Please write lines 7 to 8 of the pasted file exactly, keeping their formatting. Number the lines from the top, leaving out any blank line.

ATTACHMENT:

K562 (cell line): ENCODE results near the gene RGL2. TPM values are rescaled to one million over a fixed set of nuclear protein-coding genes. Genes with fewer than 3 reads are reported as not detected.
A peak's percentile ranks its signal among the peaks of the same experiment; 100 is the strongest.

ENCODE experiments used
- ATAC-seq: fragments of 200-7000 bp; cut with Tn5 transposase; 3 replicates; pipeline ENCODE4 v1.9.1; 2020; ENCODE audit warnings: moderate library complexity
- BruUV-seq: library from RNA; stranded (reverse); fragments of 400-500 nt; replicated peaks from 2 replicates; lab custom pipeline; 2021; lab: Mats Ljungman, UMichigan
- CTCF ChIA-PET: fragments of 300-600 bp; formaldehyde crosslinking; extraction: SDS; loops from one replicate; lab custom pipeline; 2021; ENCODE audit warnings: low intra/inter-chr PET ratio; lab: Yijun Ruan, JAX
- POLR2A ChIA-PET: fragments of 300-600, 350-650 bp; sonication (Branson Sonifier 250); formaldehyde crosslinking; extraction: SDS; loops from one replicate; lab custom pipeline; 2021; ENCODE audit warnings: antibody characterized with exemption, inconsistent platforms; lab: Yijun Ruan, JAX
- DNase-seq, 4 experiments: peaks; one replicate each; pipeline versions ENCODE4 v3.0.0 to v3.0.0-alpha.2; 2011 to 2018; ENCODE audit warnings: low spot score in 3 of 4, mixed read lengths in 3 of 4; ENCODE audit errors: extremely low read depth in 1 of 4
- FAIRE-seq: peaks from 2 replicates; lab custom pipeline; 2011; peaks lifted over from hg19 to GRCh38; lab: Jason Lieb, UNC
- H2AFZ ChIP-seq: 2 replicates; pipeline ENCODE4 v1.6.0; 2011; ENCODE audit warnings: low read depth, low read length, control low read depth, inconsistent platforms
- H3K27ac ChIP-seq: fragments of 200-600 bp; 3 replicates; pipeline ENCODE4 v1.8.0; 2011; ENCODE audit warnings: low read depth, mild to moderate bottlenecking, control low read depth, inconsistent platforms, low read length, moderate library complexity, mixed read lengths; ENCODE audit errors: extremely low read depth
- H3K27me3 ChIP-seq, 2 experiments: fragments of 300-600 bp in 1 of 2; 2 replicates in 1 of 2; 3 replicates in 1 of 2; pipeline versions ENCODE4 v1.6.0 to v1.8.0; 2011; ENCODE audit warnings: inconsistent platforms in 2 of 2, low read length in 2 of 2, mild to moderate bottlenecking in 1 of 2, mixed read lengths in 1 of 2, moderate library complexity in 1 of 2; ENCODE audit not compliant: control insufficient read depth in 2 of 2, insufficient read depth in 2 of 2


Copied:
- POLR2A ChIA-PET: fragments of 300-600, 350-650 bp; sonication (Branson Sonifier 250); formaldehyde crosslinking; extraction: SDS; loops from one replicate; lab custom pipeline; 2021; ENCODE audit warnings: antibody characterized with exemption, inconsistent platforms; lab: Yijun Ruan, JAX
- DNase-seq, 4 experiments: peaks; one replicate each; pipeline versions ENCODE4 v3.0.0 to v3.0.0-alpha.2; 2011 to 2018; ENCODE audit warnings: low spot score in 3 of 4, mixed read lengths in 3 of 4; ENCODE audit errors: extremely low read depth in 1 of 4